The timber construction industry is very broad and offers many different career opportunities; as with any career, having the required skills to execute different tasks helps you to get ahead.
By Dineo Phoshoko | Photos by Learn to Earn
Doing a woodworking course is a good way to start out in the industry, according to Herman van Boom, woodworker trainer from Learn to Earn. Woodworking skills should not be taken lightly as the skills obtained in a woodworking course can be used in different timber related applications such as cladding and building roof trusses.
Learn to Earn is a skills development and job creation non-profit organisation that seeks to develop people especially unemployed people – socially, economically, emotionally and spiritually. The skills development centres are based in the Western Cape’s Khayelitsha and Hermanus. According to Van Boom, the timber industry is currently under a lot of strain with seven local Cape Town based companies having already closed this year. Many suppliers indicate that they anticipate an upsurge in the industry now that South Africa’s General Elections are behind us.
Here is what Herman van Boom has to say…
After completing the woodwork course, what career options are available?
There are employment options in the manufacturing industries such as the manufacture of office furniture, domestic furniture, customised home installations, board component supply companies, shop fitters, furniture repurpose business or re-workers.
How sustainable are these careers?
These industries all have seasons, when the one quiets down the other seems to gain momentum.
Can the skills learnt during the woodwork course be used in other industries apart from the timber industry?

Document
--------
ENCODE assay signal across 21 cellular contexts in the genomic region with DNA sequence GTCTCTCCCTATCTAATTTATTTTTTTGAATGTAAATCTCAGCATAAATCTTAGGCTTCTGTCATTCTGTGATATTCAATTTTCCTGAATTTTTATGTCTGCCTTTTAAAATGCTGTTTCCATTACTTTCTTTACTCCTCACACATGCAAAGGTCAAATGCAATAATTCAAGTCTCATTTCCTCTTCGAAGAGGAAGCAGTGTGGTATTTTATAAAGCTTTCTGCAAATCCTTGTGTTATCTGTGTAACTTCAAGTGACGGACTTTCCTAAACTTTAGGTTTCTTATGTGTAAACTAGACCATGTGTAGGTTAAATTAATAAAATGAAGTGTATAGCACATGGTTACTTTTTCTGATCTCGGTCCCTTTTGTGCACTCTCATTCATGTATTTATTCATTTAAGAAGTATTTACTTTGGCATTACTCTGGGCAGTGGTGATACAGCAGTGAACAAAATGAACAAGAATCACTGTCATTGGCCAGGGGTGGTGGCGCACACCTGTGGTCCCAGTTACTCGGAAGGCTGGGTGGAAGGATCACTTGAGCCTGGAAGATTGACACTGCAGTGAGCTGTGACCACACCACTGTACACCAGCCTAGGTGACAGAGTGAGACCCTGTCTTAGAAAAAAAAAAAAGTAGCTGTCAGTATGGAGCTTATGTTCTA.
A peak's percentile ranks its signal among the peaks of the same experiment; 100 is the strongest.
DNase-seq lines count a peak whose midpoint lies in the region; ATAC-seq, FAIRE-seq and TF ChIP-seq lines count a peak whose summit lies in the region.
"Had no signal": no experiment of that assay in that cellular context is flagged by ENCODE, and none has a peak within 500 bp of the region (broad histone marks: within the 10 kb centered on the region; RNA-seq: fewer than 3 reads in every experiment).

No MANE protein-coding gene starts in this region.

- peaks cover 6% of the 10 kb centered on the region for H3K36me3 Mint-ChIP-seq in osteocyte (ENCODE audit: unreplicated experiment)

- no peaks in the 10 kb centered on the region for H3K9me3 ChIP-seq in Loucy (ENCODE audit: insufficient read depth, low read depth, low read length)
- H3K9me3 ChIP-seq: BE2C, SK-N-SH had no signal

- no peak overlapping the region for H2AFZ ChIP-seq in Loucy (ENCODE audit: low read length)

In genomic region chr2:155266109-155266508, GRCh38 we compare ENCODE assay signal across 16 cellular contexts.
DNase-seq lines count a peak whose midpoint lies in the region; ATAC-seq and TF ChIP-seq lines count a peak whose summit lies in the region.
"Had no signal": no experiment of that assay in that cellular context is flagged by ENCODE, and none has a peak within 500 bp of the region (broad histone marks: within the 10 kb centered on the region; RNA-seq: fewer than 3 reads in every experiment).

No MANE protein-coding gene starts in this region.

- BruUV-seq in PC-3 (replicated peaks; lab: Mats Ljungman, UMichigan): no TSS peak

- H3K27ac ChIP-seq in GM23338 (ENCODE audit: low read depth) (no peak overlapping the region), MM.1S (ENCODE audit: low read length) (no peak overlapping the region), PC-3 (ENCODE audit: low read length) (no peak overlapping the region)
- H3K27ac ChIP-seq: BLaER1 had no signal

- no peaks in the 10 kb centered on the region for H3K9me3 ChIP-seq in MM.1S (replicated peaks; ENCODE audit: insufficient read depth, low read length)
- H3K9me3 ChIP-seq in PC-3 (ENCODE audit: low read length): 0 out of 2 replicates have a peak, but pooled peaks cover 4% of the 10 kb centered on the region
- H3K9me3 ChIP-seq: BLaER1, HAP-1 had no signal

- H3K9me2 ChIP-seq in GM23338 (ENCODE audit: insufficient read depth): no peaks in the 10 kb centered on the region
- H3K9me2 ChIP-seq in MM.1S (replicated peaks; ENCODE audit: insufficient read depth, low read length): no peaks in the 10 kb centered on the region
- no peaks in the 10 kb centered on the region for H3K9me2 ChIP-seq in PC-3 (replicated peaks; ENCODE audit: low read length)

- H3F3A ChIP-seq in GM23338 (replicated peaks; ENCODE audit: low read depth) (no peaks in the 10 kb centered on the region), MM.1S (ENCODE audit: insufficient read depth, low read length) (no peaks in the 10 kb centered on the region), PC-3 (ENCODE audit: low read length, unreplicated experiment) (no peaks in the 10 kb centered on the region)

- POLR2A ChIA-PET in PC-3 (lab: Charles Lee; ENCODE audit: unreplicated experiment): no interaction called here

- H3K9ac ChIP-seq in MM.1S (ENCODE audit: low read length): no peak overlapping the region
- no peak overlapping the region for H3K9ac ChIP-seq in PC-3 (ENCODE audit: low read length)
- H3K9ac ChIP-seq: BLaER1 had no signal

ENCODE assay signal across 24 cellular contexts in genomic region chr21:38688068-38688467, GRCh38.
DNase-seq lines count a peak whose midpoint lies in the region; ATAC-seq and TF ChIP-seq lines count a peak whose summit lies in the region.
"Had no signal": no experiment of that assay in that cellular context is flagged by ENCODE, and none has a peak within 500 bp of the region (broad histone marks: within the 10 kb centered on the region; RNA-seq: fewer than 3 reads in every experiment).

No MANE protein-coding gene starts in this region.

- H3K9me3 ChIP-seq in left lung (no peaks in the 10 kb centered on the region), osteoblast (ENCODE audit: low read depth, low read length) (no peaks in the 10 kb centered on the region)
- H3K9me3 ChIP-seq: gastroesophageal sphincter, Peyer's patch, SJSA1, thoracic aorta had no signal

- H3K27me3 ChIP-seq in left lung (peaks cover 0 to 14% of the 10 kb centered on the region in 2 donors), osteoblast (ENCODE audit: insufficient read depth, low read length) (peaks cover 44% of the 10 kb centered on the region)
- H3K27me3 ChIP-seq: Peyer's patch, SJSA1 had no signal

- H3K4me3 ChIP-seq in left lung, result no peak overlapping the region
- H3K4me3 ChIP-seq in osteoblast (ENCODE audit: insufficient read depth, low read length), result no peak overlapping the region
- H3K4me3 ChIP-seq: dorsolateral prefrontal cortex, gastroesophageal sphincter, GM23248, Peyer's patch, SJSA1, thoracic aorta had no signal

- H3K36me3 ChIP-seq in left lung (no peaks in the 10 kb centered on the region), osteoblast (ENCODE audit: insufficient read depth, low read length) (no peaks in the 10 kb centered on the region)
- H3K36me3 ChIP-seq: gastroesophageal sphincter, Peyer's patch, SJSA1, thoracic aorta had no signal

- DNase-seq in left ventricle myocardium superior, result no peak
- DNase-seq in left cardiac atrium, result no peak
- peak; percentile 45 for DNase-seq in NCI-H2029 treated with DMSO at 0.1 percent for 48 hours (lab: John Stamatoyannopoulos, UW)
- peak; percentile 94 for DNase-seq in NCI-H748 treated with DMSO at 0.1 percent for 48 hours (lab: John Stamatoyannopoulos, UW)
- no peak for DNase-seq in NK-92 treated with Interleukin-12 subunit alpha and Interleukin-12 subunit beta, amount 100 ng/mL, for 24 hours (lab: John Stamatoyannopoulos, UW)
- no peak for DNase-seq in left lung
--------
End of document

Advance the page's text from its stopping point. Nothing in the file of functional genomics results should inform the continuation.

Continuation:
Yes, the machines used in the timber industry are larger versions of machines used in furniture industry. Learners who complete the course would need to be coached and exposed to these machines in conjunction with an experienced person.
What is the success rate of the students upon completion of the woodwork course?
The graduates of this course either open up their own businesses installing kitchen and bedroom cupboards in their communities or go into the workplace. Here they find employment in companies manufacturing wood-based items or in local timber suppliers. Employment opportunities available do depend on what is currently happening in the industry.
Please give some information about the course.
The course material is taken from the official learnership programme of the Forest Industries SETA (now incorporated within the Fibre Processing & Manufacturing or FPM SETA) and is adapted to suit this short course. It prepares students to either go on a learnership, or to be skilled enough to seek entry level employment in the woodwork and cabinetry industry. The theory and practical projects prepare students to become employees as well as equip them to become self-employed. The course is accredited by the FPM SETA as NQF Level 2.
Learn to Earn woodwork course outline
- Perform breakout operations
- Produce basic hand-crafted furniture
- Produce machine sanded timber and board product components and products
- Produce planed timber product components and products
- Produce sawn timber and board product components and products
- Produce straight laminated timber and board components
- Apply health and safety standards to a work area
- Comply with good housekeeping practices
- Read and interpret basic engineering drawings
Offered: Learn to Earn Khayelitsha
- Entry Requirements: Grade 10
- Course Duration: 19 weeks full time
- Cost to student: R750
- Cost to Learn to Earn: R23 200 to train one person, which is funded by donations from corporates and individuals. As a Level 1 BBBEE entity Learn to Earn can offer companies a comprehensive, simple and meaningful way of improving their company’s B-BBEE scorecard. The organisation is also a registered Public Benefit Organisation (PBO), so a section 18A tax certificate can be supplied for donations to the organisation.
Training is conducted in line with Learn to Earn’s philosophy of development. With its motto of ‘a hand up – not a handout,’ Learn to Earn seeks to develop people, especially unemployed people, socially, economically, emotionally and spiritually. The vision is ‘to eradicate unemployment and other legacies of injustice in South Africa and Africa’. Through providing a programme that recognises human dignity and the human right to live a meaningful life, with the aim to assist individuals to regain their self-respect. This is done by empowering them to provide for themselves and for their families.